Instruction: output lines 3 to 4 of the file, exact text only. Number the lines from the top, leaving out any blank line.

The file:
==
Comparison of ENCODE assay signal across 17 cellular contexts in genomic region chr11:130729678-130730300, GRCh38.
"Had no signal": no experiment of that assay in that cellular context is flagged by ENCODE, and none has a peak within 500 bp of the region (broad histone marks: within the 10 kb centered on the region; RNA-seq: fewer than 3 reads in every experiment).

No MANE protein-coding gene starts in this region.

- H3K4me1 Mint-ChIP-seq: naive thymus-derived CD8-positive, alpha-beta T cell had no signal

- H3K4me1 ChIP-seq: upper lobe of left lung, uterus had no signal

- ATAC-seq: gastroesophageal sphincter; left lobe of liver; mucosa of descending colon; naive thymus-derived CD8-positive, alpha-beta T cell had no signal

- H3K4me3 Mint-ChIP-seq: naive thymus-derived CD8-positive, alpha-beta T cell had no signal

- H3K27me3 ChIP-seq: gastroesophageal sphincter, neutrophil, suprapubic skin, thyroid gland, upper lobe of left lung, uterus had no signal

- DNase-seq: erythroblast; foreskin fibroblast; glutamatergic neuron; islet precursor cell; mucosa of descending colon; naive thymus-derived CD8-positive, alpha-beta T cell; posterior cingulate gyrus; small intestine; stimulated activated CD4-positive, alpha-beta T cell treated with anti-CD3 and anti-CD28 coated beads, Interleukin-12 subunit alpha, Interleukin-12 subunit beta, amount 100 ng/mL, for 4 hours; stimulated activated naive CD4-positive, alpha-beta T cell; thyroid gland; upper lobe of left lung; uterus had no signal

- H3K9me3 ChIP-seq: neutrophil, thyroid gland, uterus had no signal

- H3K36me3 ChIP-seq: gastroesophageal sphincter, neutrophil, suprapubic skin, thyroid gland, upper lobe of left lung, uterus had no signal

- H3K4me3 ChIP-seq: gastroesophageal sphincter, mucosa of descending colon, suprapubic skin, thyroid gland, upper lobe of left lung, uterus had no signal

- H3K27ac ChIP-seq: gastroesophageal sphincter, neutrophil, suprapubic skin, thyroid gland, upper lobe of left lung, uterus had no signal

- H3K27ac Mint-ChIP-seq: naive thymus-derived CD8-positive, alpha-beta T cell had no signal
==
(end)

No MANE protein-coding gene starts in this region.

- H3K4me1 Mint-ChIP-seq: naive thymus-derived CD8-positive, alpha-beta T cell had no signal